Larry Pratt, the executive director of the Gun Owners of America, appeared on Wolf Blitzer’s “Situation Room” to debate the struggle on Capitol Hill over gun-related legislation stemming from the Newtown massacre. Gun-rights advocates have had some rough times on CNN’s air, and Pratt was clearly ready for some pointed questions. He got them.

Blitzer was curious about Pratt’s plans to go after any senators who might support expanding background checks for gun sales. The conversation hovered over Sen. Pat Toomey (R-Pa.), the lawmaker who has been key in helping overcome Senate gridlock on background checks. Would Pratt seek to unseat Toomey, “even though 90 percent of the American people are with him,” wondered Blitzer, citing polls that show a 9 to 1 margin among Americans in favor of expanding background checks. Some back-and-forth followed:

PRATT: I think we already had a discussion about how credible those polls are.

BLITZER: Those polls are very credible. These are national polls. The CNN/ORC poll is very credible. CBS News poll. Quinnipiac University poll.

Then comes a bunch of crosstalk, in which Pratt takes issue with results showing “that a huge majority of Gun Owners of America members and NRA members” presumably support the expansion of background checks. “Your polls are hokum,” charged Pratt. The findings to which Pratt was apparently referring are summed up in the chart below, which is embedded in a Washington Post post by Scott Clement:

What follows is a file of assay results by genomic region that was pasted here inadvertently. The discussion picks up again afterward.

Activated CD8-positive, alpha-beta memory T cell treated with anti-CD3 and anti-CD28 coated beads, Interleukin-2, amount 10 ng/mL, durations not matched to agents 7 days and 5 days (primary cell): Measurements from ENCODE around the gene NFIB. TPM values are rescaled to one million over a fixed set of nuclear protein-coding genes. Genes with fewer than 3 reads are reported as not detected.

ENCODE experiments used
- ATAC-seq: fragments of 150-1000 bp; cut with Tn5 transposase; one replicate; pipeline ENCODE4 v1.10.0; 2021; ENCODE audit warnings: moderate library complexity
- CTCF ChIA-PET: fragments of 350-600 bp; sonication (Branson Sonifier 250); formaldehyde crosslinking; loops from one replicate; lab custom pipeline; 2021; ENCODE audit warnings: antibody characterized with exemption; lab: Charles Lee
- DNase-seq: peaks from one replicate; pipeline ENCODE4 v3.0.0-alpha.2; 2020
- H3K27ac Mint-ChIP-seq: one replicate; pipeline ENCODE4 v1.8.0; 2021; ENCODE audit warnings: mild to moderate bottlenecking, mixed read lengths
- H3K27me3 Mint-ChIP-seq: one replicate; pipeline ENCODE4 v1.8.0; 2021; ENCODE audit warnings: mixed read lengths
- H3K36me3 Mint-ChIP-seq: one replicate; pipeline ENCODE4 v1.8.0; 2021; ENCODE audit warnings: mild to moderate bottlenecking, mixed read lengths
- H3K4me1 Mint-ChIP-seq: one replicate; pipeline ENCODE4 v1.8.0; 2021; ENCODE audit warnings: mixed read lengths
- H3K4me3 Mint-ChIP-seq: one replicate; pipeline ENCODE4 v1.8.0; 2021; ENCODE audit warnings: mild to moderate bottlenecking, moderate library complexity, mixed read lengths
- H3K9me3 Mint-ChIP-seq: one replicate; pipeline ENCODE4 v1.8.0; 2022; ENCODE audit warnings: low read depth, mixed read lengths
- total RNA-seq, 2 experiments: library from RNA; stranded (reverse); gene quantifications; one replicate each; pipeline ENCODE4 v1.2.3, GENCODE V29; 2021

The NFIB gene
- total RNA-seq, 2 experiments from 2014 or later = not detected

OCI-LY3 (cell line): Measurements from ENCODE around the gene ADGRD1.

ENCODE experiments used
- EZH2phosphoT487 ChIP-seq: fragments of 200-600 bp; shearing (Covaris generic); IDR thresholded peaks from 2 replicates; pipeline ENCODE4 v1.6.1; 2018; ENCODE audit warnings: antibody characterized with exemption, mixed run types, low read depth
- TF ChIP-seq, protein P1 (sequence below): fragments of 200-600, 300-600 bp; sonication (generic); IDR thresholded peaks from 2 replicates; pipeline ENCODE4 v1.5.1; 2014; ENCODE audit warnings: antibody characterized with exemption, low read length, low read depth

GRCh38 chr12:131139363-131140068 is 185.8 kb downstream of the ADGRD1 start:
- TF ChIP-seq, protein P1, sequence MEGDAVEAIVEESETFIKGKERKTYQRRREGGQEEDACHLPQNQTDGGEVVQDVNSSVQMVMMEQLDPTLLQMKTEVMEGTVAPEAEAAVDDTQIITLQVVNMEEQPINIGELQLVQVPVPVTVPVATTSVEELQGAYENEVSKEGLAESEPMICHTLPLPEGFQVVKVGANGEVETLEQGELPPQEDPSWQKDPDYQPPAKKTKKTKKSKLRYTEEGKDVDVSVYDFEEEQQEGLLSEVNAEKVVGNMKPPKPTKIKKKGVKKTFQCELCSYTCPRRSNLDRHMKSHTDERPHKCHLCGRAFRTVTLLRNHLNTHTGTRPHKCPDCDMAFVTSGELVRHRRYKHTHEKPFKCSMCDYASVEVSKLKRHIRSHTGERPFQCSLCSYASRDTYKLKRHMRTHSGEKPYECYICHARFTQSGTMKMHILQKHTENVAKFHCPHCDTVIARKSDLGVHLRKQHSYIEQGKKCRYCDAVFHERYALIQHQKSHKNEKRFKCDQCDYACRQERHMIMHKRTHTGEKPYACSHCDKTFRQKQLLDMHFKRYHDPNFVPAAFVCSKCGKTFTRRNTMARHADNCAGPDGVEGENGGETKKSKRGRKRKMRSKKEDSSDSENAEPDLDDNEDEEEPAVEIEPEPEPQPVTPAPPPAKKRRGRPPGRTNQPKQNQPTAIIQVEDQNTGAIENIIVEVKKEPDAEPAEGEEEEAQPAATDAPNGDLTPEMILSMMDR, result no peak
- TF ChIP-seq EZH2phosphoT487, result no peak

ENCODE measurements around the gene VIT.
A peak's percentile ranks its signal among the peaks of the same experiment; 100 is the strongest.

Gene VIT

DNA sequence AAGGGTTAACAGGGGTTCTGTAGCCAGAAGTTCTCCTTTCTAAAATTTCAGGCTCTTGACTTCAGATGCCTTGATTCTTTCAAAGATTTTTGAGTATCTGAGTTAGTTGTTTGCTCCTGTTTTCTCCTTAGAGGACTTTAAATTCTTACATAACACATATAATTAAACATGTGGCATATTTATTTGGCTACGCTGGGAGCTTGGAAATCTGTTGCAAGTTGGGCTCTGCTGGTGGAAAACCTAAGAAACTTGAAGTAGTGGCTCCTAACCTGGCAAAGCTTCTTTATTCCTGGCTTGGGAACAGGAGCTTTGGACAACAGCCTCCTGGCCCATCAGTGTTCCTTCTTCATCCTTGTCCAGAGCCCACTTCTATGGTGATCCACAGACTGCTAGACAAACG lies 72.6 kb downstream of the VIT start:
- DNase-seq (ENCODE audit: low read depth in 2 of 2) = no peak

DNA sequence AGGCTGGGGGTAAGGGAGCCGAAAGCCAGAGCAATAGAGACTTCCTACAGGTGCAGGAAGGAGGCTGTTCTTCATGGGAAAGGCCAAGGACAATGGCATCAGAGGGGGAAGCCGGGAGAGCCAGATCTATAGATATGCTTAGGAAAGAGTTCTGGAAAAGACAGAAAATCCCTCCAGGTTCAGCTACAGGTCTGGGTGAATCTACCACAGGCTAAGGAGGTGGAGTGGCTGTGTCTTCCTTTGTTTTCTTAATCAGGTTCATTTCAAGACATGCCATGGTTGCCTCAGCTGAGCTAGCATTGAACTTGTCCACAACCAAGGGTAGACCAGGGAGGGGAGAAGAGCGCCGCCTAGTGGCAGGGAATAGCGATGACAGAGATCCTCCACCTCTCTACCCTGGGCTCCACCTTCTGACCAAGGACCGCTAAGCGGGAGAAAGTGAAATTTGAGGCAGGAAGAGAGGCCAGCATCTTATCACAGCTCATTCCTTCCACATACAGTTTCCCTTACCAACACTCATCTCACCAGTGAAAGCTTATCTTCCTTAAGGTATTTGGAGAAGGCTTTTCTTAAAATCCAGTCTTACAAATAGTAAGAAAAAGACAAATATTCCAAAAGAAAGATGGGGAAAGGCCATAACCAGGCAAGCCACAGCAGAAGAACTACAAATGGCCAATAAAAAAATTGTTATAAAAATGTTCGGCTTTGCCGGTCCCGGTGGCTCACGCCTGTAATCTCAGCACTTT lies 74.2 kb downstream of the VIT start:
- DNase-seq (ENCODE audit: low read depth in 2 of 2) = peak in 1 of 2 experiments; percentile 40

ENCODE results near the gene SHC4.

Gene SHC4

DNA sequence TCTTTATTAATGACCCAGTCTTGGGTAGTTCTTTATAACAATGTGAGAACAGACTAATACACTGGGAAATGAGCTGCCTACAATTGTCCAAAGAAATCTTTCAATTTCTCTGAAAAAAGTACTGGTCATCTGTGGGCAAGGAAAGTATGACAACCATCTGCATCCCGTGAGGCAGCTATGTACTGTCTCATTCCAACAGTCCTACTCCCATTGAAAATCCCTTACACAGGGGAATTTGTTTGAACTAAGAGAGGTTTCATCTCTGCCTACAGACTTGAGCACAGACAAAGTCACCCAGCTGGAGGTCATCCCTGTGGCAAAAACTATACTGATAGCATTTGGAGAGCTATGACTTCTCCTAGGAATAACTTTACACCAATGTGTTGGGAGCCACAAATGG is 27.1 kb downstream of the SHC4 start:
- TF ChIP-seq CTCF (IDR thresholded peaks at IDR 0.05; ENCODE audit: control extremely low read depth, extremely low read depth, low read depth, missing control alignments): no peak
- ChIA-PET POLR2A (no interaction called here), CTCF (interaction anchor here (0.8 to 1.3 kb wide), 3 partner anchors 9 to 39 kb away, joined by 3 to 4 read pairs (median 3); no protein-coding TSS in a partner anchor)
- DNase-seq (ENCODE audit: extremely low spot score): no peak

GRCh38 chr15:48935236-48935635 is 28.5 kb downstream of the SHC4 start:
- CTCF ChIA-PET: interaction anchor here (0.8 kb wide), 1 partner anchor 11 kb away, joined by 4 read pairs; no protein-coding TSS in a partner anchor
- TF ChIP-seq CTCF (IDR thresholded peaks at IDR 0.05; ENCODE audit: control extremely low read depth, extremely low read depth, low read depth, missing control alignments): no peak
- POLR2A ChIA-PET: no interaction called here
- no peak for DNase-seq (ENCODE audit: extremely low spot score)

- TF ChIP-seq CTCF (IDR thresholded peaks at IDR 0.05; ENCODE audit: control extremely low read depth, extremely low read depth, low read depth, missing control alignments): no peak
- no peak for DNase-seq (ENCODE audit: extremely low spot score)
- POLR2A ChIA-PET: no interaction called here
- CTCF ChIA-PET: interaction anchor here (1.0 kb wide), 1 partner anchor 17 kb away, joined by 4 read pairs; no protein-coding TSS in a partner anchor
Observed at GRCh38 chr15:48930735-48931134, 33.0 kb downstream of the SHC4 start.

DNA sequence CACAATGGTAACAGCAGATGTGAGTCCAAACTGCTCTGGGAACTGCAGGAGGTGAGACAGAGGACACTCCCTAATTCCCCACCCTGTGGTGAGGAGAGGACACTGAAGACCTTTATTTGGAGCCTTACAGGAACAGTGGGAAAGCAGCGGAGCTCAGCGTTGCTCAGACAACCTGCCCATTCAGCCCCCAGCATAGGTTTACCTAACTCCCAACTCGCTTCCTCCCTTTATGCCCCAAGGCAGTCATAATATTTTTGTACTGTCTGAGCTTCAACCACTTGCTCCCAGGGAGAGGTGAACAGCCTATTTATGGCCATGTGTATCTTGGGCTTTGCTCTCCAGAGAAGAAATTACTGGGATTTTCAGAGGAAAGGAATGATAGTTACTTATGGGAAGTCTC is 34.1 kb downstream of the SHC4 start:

Pratt wants to know where the media get this information. The Gun Owners of America, he tells the Erik Wemple Blog, has checked with its own members in an unscientific poll and received an “overwhelming response.” Only 4 percent of members support universal background checks, he says. The massive gap between that number and the numbers in the graph above, Pratt argues, suggests something amiss in the polling of the mainstream media. “If that can’t be done right, then what else is wrong with the poll?” he asks, casting doubt on whether 90 percent of Americans really do favor all this background-check stuff.

Clement, survey analyst at Capital Insight, The Post’s independent polling outfit, says, “There are two quality published surveys that ask respondents about their support for background checks and their membership in the NRA, and both found similar results: overwhelming support for extending background checks.”

The polling of the NRA was also invoked by Pratt in his discussion with Blitzer. Back in January, the NRA released a survey of 1,000 members conducted by polling outfit OnMessage Inc. It asked respondents how they felt about the following initiative, among others: “A new law that establishes a national gun database and requires all gun owners to register their firearms with the federal government.” A mere 5.9 percent said they supported such a measure. Now, that’s not a background-check question per se, but the OnMessage Inc. questionnaire doesn’t appear to ask the background-check question straight up.

Wes Anderson, a partner with OnMessage Inc., says: “In the membership surveys that we’ve done for the NRA, there are very serious concerns about what an expanded background check looks like.” That said, Anderson would not say what the internal research says about support for expanded background checks among NRA members. “I’m not going to get into the specific questions on those,” he says.

So here’s what we have to rebut the mainstream media’s findings: A Gun Owners of America study that the organization concedes is unscientific, plus an NRA survey that doesn’t put the background-check question directly to its members. May the debate continue.